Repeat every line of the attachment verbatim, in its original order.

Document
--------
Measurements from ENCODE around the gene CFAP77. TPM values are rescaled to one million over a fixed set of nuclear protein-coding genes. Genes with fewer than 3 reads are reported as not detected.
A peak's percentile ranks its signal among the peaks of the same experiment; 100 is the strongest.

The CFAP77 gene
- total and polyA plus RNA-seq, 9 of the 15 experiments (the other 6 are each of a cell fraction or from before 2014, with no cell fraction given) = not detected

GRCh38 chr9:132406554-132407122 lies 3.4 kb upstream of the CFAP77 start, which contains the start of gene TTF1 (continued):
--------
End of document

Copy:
Measurements from ENCODE around the gene CFAP77. TPM values are rescaled to one million over a fixed set of nuclear protein-coding genes. Genes with fewer than 3 reads are reported as not detected.
A peak's percentile ranks its signal among the peaks of the same experiment; 100 is the strongest.

The CFAP77 gene
- total and polyA plus RNA-seq, 9 of the 15 experiments (the other 6 are each of a cell fraction or from before 2014, with no cell fraction given) = not detected

GRCh38 chr9:132406554-132407122 lies 3.4 kb upstream of the CFAP77 start, which contains the start of gene TTF1 (continued):